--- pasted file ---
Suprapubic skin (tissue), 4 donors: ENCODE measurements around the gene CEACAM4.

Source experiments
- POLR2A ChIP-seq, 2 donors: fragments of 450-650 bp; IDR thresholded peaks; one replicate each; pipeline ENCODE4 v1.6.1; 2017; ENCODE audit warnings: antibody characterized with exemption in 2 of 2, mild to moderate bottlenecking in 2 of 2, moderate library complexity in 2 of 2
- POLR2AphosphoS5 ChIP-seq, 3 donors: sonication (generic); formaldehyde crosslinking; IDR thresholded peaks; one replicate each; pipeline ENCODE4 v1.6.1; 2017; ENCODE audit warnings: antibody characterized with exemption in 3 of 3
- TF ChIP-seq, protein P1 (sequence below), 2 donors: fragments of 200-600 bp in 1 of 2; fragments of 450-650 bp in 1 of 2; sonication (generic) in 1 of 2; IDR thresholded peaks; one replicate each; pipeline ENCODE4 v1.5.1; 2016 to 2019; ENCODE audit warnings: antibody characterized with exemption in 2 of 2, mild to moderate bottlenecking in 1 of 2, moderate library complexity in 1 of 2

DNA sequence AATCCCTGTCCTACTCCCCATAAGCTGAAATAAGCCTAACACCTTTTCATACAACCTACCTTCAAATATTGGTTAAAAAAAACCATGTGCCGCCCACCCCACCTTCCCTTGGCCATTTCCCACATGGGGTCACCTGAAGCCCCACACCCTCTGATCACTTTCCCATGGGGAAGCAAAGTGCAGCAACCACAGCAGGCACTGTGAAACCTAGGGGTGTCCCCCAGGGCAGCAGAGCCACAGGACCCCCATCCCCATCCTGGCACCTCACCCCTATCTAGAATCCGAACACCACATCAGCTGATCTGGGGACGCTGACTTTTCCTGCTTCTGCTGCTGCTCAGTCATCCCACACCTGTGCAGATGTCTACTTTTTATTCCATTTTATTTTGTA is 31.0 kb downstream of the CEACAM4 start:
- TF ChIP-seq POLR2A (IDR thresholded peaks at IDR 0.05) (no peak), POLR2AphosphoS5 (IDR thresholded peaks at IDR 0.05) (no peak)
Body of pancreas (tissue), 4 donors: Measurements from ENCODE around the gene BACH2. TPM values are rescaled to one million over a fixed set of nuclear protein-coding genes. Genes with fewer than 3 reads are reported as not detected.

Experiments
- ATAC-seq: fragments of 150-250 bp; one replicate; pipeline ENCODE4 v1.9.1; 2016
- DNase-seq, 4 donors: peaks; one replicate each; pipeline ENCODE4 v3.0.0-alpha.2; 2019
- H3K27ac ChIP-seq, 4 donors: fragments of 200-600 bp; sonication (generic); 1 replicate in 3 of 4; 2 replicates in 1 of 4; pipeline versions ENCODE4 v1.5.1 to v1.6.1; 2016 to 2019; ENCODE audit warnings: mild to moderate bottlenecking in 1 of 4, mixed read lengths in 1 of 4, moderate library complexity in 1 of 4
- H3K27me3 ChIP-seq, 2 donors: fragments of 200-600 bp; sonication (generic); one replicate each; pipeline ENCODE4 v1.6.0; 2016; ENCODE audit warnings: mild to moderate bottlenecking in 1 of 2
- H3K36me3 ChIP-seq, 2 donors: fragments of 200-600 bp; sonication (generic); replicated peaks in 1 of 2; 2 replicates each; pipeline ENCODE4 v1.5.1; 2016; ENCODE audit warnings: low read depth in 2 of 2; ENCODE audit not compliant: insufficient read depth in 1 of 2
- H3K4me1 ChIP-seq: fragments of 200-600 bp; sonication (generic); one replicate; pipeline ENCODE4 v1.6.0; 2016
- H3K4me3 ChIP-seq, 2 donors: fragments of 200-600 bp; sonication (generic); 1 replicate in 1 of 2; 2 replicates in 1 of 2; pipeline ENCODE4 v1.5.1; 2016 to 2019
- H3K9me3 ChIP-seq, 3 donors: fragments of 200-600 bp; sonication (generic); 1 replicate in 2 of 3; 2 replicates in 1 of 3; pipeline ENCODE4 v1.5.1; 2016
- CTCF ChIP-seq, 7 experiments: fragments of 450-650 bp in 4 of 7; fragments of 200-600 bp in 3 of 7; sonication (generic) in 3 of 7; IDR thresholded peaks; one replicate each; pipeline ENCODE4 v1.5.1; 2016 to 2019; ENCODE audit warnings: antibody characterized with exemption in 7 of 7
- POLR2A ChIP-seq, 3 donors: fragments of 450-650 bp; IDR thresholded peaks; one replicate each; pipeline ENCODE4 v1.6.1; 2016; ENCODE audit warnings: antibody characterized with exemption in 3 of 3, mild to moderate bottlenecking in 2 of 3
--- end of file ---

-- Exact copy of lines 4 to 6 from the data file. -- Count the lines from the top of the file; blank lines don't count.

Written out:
- POLR2AphosphoS5 ChIP-seq, 3 donors: sonication (generic); formaldehyde crosslinking; IDR thresholded peaks; one replicate each; pipeline ENCODE4 v1.6.1; 2017; ENCODE audit warnings: antibody characterized with exemption in 3 of 3
- TF ChIP-seq, protein P1 (sequence below), 2 donors: fragments of 200-600 bp in 1 of 2; fragments of 450-650 bp in 1 of 2; sonication (generic) in 1 of 2; IDR thresholded peaks; one replicate each; pipeline ENCODE4 v1.5.1; 2016 to 2019; ENCODE audit warnings: antibody characterized with exemption in 2 of 2, mild to moderate bottlenecking in 1 of 2, moderate library complexity in 1 of 2

DNA sequence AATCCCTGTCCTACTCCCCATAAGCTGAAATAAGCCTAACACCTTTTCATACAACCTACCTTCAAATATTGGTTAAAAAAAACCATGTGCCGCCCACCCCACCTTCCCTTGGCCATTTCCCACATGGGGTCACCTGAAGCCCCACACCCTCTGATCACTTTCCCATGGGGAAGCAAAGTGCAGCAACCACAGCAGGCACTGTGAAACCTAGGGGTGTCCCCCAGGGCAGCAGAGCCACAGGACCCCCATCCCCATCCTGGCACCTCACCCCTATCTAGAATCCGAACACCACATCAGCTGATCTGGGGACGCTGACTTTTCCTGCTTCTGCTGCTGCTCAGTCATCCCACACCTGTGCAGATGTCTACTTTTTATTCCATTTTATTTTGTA is 31.0 kb downstream of the CEACAM4 start: